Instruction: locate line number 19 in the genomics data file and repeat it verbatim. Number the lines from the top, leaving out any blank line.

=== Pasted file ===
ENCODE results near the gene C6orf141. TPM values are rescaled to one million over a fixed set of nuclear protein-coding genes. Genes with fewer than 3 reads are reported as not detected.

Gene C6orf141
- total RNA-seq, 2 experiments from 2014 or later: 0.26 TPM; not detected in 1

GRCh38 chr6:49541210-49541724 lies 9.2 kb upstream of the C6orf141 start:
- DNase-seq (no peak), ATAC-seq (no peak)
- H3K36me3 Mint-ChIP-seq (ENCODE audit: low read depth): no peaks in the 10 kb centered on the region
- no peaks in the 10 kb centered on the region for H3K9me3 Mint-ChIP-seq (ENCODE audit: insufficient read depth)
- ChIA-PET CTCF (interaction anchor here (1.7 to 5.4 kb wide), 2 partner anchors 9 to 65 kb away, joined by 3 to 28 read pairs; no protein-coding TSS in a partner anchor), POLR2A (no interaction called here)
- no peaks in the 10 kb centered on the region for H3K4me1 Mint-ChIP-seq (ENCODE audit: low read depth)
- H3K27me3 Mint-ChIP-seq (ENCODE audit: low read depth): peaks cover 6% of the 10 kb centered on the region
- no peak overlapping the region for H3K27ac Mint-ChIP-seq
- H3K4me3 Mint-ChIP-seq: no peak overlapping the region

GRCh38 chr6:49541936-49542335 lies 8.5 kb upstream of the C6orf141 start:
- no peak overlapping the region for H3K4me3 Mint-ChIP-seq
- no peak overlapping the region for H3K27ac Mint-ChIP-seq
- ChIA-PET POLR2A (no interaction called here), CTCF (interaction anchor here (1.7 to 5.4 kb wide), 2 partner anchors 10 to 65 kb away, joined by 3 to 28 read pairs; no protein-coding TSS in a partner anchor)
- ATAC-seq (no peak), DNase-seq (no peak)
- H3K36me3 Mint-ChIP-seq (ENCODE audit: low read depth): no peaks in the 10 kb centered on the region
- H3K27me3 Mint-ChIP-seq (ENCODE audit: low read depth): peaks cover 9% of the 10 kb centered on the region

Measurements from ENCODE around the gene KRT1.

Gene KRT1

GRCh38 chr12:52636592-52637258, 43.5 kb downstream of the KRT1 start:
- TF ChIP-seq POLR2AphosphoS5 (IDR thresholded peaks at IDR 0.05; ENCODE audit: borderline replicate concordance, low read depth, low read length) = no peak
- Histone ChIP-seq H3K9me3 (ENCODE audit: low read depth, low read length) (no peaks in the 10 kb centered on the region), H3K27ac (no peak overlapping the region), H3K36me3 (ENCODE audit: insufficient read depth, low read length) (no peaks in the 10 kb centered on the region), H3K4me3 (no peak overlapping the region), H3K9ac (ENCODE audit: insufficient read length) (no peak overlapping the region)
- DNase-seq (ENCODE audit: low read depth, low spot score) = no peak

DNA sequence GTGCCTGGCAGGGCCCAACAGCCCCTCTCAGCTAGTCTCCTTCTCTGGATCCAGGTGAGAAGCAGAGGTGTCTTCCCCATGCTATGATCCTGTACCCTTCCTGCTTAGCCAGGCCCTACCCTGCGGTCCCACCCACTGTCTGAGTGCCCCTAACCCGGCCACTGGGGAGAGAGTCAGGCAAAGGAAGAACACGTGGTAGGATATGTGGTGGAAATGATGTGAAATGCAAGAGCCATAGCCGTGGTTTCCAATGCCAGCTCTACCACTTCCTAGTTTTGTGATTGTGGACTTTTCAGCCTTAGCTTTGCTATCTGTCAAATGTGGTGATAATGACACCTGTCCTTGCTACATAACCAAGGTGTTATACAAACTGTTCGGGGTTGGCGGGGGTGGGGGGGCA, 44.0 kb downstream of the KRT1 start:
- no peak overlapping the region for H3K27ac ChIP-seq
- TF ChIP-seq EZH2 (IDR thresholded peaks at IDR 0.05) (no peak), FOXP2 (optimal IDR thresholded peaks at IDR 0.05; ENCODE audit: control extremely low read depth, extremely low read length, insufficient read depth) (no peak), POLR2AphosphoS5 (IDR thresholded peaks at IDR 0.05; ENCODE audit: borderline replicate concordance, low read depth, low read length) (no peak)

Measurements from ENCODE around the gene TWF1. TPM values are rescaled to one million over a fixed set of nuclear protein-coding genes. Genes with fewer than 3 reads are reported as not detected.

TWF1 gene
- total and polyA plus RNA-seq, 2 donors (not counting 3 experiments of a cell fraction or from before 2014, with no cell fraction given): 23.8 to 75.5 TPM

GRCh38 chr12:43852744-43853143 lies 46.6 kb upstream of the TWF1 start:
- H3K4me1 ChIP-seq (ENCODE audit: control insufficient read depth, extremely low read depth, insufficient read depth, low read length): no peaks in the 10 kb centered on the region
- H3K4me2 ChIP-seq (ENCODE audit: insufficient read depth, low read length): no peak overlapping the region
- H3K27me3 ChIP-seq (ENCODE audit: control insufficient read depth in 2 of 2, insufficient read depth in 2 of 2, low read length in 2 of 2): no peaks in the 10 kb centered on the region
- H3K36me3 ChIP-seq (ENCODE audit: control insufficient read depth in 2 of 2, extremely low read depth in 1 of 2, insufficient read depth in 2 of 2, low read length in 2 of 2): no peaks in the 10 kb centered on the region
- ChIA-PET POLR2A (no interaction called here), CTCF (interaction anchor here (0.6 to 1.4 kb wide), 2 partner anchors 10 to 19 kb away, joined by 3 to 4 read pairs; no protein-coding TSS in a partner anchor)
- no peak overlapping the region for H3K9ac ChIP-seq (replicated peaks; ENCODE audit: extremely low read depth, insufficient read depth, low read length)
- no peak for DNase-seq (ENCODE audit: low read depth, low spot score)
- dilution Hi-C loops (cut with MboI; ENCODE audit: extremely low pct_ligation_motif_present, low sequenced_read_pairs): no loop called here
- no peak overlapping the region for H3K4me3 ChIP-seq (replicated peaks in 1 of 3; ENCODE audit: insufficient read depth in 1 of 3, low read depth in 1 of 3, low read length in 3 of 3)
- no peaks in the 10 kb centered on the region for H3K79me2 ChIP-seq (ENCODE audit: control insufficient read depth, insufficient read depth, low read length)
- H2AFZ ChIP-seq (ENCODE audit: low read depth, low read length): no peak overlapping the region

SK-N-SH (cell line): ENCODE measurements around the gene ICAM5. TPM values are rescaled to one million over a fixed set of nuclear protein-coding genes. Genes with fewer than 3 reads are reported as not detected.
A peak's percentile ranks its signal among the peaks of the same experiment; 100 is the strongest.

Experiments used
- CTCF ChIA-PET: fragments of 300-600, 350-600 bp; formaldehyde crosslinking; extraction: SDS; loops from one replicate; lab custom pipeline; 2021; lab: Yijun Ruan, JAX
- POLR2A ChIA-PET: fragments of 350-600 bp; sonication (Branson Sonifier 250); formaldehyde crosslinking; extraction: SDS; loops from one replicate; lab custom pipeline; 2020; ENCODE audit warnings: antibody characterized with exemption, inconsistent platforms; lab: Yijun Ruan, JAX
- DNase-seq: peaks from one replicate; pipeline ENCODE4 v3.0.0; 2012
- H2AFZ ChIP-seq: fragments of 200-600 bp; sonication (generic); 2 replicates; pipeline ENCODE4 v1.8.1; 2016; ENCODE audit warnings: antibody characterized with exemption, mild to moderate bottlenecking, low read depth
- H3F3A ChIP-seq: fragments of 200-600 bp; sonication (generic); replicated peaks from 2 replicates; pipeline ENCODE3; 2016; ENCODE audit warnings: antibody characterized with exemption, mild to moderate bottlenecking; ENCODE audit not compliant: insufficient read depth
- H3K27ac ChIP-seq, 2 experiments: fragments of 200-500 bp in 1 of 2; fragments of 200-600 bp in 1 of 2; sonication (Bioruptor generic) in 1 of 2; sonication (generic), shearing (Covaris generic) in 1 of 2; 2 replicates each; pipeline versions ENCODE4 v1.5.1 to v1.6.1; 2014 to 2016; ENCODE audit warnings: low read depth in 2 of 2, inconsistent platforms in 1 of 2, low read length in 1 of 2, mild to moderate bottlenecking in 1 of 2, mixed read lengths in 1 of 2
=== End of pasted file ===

- H3K27me3 Mint-ChIP-seq (ENCODE audit: low read depth): peaks cover 9% of the 10 kb centered on the region